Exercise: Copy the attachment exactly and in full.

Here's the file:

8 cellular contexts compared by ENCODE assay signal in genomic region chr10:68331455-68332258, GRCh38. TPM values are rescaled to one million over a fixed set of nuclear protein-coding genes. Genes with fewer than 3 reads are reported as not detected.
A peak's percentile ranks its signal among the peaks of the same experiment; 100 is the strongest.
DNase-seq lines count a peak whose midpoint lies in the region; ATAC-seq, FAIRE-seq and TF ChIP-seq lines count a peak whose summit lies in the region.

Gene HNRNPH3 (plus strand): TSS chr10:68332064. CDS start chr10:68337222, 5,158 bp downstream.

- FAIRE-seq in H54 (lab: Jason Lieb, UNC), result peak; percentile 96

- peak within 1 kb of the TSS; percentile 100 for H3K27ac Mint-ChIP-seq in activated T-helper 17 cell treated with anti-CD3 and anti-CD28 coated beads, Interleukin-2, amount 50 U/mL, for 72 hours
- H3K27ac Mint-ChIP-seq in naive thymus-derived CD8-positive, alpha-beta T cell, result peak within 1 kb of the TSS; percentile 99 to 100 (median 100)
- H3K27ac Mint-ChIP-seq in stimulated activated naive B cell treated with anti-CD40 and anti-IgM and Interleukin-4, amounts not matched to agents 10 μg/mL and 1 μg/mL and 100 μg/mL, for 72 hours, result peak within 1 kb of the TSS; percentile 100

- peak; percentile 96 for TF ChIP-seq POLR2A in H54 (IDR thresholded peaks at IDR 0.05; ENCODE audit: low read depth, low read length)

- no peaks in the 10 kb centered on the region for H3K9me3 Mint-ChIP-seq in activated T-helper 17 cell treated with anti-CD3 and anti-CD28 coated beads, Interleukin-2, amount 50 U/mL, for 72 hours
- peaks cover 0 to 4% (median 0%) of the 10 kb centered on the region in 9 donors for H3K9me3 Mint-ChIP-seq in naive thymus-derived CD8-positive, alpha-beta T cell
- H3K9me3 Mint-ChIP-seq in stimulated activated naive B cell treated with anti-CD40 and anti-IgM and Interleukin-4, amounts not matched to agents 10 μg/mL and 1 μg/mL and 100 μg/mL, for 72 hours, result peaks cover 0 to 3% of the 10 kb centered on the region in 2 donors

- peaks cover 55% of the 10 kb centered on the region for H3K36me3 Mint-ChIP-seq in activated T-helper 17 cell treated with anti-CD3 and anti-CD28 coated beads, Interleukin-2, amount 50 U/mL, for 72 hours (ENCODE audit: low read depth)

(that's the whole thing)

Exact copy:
8 cellular contexts compared by ENCODE assay signal in genomic region chr10:68331455-68332258, GRCh38. TPM values are rescaled to one million over a fixed set of nuclear protein-coding genes. Genes with fewer than 3 reads are reported as not detected.
A peak's percentile ranks its signal among the peaks of the same experiment; 100 is the strongest.
DNase-seq lines count a peak whose midpoint lies in the region; ATAC-seq, FAIRE-seq and TF ChIP-seq lines count a peak whose summit lies in the region.

Gene HNRNPH3 (plus strand): TSS chr10:68332064. CDS start chr10:68337222, 5,158 bp downstream.

- FAIRE-seq in H54 (lab: Jason Lieb, UNC), result peak; percentile 96

- peak within 1 kb of the TSS; percentile 100 for H3K27ac Mint-ChIP-seq in activated T-helper 17 cell treated with anti-CD3 and anti-CD28 coated beads, Interleukin-2, amount 50 U/mL, for 72 hours
- H3K27ac Mint-ChIP-seq in naive thymus-derived CD8-positive, alpha-beta T cell, result peak within 1 kb of the TSS; percentile 99 to 100 (median 100)
- H3K27ac Mint-ChIP-seq in stimulated activated naive B cell treated with anti-CD40 and anti-IgM and Interleukin-4, amounts not matched to agents 10 μg/mL and 1 μg/mL and 100 μg/mL, for 72 hours, result peak within 1 kb of the TSS; percentile 100

- peak; percentile 96 for TF ChIP-seq POLR2A in H54 (IDR thresholded peaks at IDR 0.05; ENCODE audit: low read depth, low read length)

- no peaks in the 10 kb centered on the region for H3K9me3 Mint-ChIP-seq in activated T-helper 17 cell treated with anti-CD3 and anti-CD28 coated beads, Interleukin-2, amount 50 U/mL, for 72 hours
- peaks cover 0 to 4% (median 0%) of the 10 kb centered on the region in 9 donors for H3K9me3 Mint-ChIP-seq in naive thymus-derived CD8-positive, alpha-beta T cell
- H3K9me3 Mint-ChIP-seq in stimulated activated naive B cell treated with anti-CD40 and anti-IgM and Interleukin-4, amounts not matched to agents 10 μg/mL and 1 μg/mL and 100 μg/mL, for 72 hours, result peaks cover 0 to 3% of the 10 kb centered on the region in 2 donors

- peaks cover 55% of the 10 kb centered on the region for H3K36me3 Mint-ChIP-seq in activated T-helper 17 cell treated with anti-CD3 and anti-CD28 coated beads, Interleukin-2, amount 50 U/mL, for 72 hours (ENCODE audit: low read depth)